The outlook for the U.S. economy is nearly unchanged from expectations at the start of the year. Congress will address tax cuts and infrastructure spending only after passage of an updated health care law. A proposal is currently under consideration, but it faces stiff scrutiny from both sides of the aisle in Congress. Anticipated expansionary fiscal policy changes are unlikely to influence economic activity until the tail-end of 2017, at best.

Fundamentals of the U.S. economy are positive and incoming economic data do not suggest a disruption of economic activity. Real gross domestic product (GDP) is projected to grow at a 2.0% annual rate in the first quarter and at a similar pace for the rest of the year.

Key Economic Indicators

Key Elements of the Forecast
  • Employment and income conditions are supportive of continued growth in consumer spending. Real consumer spending slipped in January, reflecting weakness in outlays for goods and services, which must be viewed with caution. The average level of auto sales was elevated for the first two months of the year (17.6 million units), but is lower than the sharply higher outlier of 18.4 million units sold in December. The weakness in services expenditures was due to warmer-than-typical weather in most of the country, which trimmed utility bills. A more stable consumer spending pattern should prevail during the rest of the year.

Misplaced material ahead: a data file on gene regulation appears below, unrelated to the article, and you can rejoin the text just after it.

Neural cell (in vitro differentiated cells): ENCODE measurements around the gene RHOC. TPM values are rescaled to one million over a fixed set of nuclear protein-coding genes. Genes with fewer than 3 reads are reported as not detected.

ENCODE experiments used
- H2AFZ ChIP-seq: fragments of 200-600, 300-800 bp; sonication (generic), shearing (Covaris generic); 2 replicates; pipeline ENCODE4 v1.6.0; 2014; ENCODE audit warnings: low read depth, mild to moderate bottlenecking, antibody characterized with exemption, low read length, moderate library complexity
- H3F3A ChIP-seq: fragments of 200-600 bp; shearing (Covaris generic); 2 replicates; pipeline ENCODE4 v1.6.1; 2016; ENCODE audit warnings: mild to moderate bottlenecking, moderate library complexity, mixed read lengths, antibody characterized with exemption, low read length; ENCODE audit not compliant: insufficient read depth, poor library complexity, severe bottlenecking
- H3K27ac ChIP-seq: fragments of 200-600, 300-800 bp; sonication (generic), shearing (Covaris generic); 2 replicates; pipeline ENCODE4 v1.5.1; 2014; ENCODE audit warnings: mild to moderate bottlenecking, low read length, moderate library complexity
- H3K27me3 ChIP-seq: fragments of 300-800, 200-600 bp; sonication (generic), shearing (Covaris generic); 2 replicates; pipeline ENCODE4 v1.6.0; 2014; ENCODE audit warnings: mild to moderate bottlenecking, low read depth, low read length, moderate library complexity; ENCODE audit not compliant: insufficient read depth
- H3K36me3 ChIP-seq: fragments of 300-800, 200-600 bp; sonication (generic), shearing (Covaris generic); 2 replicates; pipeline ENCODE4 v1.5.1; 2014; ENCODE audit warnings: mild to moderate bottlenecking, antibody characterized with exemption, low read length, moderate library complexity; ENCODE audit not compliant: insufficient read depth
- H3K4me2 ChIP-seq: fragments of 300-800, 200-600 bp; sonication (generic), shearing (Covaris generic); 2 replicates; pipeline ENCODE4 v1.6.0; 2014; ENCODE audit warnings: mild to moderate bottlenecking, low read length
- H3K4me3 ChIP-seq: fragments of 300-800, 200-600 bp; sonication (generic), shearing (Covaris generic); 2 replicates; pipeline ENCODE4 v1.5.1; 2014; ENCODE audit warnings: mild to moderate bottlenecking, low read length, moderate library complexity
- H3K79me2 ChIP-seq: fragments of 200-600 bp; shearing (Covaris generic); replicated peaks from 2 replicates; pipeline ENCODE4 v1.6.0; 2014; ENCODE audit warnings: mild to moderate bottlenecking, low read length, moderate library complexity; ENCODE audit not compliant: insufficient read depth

• Business spending grew in the fourth quarter after four consecutive quarterly declines. Shipments of non-defense capital goods, the input for business equipment expenditures in the GDP report, slipped slightly in January but the trend is firming. In addition, the Institute of Supply Management’s February survey shows a significant increase in the index tracking new orders (65.1), which is close to the cycle high (66.1) and raises expectations of an increase in factory activity.